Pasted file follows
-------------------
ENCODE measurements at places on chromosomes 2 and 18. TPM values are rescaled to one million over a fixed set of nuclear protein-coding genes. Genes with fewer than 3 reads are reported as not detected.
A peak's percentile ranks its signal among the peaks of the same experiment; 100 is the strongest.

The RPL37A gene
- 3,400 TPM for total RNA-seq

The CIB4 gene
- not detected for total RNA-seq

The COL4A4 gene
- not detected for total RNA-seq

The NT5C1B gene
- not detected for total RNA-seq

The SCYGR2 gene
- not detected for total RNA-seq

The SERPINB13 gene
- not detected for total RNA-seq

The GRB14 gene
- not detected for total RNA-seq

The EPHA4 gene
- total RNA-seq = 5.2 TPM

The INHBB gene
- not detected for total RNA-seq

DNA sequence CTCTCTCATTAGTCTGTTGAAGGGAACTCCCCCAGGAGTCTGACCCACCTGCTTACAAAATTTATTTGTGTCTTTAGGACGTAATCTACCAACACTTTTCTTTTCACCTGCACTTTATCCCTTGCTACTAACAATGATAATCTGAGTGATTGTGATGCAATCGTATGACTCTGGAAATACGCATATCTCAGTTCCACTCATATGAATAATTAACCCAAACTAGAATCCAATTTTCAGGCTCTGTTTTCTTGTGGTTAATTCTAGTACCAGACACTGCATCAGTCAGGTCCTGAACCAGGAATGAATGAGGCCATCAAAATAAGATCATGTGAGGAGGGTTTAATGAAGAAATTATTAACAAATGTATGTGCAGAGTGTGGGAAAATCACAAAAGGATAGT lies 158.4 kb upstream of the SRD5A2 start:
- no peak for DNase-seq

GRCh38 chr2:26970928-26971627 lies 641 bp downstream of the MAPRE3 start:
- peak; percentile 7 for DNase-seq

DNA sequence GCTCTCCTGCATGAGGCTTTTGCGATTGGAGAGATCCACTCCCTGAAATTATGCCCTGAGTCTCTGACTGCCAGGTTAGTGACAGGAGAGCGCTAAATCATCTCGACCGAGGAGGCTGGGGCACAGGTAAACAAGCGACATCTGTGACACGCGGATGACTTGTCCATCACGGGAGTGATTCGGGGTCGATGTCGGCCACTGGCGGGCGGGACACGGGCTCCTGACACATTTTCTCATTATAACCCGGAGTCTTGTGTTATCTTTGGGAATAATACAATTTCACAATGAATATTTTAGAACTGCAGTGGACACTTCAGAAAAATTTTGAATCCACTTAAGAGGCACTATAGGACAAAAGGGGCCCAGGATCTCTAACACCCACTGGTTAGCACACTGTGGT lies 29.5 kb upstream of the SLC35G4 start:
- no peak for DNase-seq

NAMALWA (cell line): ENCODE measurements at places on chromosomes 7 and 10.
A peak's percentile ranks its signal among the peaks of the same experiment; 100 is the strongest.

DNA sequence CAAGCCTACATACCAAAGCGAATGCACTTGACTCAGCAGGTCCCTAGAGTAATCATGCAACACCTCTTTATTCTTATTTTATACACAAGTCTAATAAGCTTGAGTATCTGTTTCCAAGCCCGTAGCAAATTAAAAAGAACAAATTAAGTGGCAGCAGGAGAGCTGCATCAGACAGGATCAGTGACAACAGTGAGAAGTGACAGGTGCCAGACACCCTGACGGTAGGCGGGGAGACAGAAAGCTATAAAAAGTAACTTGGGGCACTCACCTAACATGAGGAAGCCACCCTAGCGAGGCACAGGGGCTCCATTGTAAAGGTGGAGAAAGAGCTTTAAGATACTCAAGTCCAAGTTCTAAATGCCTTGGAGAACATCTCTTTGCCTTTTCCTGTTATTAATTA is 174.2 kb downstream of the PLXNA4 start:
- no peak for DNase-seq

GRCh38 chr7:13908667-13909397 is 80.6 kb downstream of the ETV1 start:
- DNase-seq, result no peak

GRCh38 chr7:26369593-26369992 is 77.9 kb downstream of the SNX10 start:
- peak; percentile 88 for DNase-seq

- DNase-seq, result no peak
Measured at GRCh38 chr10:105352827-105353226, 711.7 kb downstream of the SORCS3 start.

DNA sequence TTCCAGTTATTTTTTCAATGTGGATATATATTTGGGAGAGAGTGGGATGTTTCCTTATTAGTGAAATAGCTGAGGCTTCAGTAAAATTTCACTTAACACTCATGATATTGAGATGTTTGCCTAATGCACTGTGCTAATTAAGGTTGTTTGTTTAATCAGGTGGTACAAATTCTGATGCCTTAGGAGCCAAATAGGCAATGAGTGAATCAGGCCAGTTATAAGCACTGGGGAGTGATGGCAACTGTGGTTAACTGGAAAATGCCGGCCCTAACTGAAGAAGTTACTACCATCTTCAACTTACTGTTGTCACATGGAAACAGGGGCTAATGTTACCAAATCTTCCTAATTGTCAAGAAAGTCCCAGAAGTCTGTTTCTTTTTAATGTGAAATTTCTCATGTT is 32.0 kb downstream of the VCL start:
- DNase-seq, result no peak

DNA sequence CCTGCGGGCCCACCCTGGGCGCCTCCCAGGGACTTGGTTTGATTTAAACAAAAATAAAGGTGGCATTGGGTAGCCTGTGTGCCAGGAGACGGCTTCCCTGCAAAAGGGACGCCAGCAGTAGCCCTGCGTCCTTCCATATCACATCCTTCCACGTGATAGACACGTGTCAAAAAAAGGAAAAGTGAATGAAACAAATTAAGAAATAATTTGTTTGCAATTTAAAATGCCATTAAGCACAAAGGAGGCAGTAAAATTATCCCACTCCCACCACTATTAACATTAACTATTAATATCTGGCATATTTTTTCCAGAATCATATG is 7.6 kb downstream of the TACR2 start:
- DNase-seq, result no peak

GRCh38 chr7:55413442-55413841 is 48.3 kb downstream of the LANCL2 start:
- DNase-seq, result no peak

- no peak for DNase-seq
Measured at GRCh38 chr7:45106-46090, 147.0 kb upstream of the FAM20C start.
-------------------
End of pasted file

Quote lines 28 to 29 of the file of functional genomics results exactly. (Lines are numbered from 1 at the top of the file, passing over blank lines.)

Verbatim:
A peak's percentile ranks its signal among the peaks of the same experiment; 100 is the strongest.

DNA sequence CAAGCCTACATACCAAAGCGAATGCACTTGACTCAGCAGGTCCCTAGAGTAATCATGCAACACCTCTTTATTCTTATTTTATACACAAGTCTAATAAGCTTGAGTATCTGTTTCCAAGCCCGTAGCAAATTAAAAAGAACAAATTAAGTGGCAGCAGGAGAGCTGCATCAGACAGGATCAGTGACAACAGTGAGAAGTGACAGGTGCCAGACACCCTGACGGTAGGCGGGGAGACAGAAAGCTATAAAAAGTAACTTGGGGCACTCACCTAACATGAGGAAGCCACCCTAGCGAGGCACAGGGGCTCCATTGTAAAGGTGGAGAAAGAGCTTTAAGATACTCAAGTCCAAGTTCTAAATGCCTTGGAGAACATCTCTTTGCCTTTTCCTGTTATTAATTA is 174.2 kb downstream of the PLXNA4 start: